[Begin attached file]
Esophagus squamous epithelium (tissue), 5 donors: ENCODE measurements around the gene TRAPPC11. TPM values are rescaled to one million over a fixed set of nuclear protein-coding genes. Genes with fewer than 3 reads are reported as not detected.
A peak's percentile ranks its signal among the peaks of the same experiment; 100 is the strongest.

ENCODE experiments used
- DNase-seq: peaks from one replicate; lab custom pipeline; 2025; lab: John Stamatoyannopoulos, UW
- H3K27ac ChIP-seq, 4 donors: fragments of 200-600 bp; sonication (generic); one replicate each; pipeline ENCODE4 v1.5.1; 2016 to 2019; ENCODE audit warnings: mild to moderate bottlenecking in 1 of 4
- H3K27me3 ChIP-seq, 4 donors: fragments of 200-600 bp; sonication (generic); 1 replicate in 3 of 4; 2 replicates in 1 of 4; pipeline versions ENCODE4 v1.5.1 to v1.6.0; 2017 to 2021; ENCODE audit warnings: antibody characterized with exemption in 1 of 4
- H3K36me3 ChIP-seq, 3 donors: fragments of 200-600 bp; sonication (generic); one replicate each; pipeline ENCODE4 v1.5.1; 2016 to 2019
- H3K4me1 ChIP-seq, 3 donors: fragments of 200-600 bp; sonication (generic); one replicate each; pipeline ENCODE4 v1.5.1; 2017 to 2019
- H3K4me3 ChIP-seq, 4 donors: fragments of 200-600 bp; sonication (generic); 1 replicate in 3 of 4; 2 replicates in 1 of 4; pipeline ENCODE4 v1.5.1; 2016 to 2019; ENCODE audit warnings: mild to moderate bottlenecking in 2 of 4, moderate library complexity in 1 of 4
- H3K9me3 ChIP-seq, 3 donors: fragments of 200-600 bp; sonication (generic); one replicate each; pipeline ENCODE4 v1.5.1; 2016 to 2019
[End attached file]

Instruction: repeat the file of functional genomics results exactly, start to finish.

Esophagus squamous epithelium (tissue), 5 donors: ENCODE measurements around the gene TRAPPC11. TPM values are rescaled to one million over a fixed set of nuclear protein-coding genes. Genes with fewer than 3 reads are reported as not detected.
A peak's percentile ranks its signal among the peaks of the same experiment; 100 is the strongest.

ENCODE experiments used
- DNase-seq: peaks from one replicate; lab custom pipeline; 2025; lab: John Stamatoyannopoulos, UW
- H3K27ac ChIP-seq, 4 donors: fragments of 200-600 bp; sonication (generic); one replicate each; pipeline ENCODE4 v1.5.1; 2016 to 2019; ENCODE audit warnings: mild to moderate bottlenecking in 1 of 4
- H3K27me3 ChIP-seq, 4 donors: fragments of 200-600 bp; sonication (generic); 1 replicate in 3 of 4; 2 replicates in 1 of 4; pipeline versions ENCODE4 v1.5.1 to v1.6.0; 2017 to 2021; ENCODE audit warnings: antibody characterized with exemption in 1 of 4
- H3K36me3 ChIP-seq, 3 donors: fragments of 200-600 bp; sonication (generic); one replicate each; pipeline ENCODE4 v1.5.1; 2016 to 2019
- H3K4me1 ChIP-seq, 3 donors: fragments of 200-600 bp; sonication (generic); one replicate each; pipeline ENCODE4 v1.5.1; 2017 to 2019
- H3K4me3 ChIP-seq, 4 donors: fragments of 200-600 bp; sonication (generic); 1 replicate in 3 of 4; 2 replicates in 1 of 4; pipeline ENCODE4 v1.5.1; 2016 to 2019; ENCODE audit warnings: mild to moderate bottlenecking in 2 of 4, moderate library complexity in 1 of 4
- H3K9me3 ChIP-seq, 3 donors: fragments of 200-600 bp; sonication (generic); one replicate each; pipeline ENCODE4 v1.5.1; 2016 to 2019